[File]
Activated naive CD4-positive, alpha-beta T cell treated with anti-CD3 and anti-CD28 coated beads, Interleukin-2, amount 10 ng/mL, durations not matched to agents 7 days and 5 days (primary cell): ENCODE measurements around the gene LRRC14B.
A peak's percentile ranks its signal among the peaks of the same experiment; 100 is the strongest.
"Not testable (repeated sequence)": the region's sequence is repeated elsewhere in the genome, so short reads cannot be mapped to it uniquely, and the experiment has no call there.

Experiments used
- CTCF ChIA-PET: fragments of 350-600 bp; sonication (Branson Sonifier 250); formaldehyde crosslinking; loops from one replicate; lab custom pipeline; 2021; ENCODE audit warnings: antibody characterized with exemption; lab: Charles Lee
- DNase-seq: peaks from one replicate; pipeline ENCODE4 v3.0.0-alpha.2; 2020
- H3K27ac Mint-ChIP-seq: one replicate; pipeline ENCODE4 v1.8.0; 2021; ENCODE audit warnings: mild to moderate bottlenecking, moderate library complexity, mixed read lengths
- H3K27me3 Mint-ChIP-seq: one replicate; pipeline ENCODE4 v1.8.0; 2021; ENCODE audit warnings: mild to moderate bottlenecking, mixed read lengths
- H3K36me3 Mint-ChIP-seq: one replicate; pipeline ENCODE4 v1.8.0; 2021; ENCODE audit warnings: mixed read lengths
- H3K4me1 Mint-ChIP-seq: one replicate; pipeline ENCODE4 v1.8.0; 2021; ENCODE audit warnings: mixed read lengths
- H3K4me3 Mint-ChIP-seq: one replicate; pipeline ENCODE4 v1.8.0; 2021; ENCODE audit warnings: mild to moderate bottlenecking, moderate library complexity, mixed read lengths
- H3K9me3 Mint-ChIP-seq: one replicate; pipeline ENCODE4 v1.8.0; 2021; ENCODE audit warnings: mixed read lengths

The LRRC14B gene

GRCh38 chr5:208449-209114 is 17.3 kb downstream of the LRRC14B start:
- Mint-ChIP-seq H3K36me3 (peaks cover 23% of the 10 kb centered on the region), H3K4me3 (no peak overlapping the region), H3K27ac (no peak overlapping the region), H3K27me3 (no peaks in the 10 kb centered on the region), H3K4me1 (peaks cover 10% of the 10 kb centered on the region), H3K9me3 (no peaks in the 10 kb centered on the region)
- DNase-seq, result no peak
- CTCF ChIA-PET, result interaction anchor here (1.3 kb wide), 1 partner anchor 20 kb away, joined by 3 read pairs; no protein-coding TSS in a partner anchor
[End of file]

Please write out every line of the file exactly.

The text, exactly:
Activated naive CD4-positive, alpha-beta T cell treated with anti-CD3 and anti-CD28 coated beads, Interleukin-2, amount 10 ng/mL, durations not matched to agents 7 days and 5 days (primary cell): ENCODE measurements around the gene LRRC14B.
A peak's percentile ranks its signal among the peaks of the same experiment; 100 is the strongest.
"Not testable (repeated sequence)": the region's sequence is repeated elsewhere in the genome, so short reads cannot be mapped to it uniquely, and the experiment has no call there.

Experiments used
- CTCF ChIA-PET: fragments of 350-600 bp; sonication (Branson Sonifier 250); formaldehyde crosslinking; loops from one replicate; lab custom pipeline; 2021; ENCODE audit warnings: antibody characterized with exemption; lab: Charles Lee
- DNase-seq: peaks from one replicate; pipeline ENCODE4 v3.0.0-alpha.2; 2020
- H3K27ac Mint-ChIP-seq: one replicate; pipeline ENCODE4 v1.8.0; 2021; ENCODE audit warnings: mild to moderate bottlenecking, moderate library complexity, mixed read lengths
- H3K27me3 Mint-ChIP-seq: one replicate; pipeline ENCODE4 v1.8.0; 2021; ENCODE audit warnings: mild to moderate bottlenecking, mixed read lengths
- H3K36me3 Mint-ChIP-seq: one replicate; pipeline ENCODE4 v1.8.0; 2021; ENCODE audit warnings: mixed read lengths
- H3K4me1 Mint-ChIP-seq: one replicate; pipeline ENCODE4 v1.8.0; 2021; ENCODE audit warnings: mixed read lengths
- H3K4me3 Mint-ChIP-seq: one replicate; pipeline ENCODE4 v1.8.0; 2021; ENCODE audit warnings: mild to moderate bottlenecking, moderate library complexity, mixed read lengths
- H3K9me3 Mint-ChIP-seq: one replicate; pipeline ENCODE4 v1.8.0; 2021; ENCODE audit warnings: mixed read lengths

The LRRC14B gene

GRCh38 chr5:208449-209114 is 17.3 kb downstream of the LRRC14B start:
- Mint-ChIP-seq H3K36me3 (peaks cover 23% of the 10 kb centered on the region), H3K4me3 (no peak overlapping the region), H3K27ac (no peak overlapping the region), H3K27me3 (no peaks in the 10 kb centered on the region), H3K4me1 (peaks cover 10% of the 10 kb centered on the region), H3K9me3 (no peaks in the 10 kb centered on the region)
- DNase-seq, result no peak
- CTCF ChIA-PET, result interaction anchor here (1.3 kb wide), 1 partner anchor 20 kb away, joined by 3 read pairs; no protein-coding TSS in a partner anchor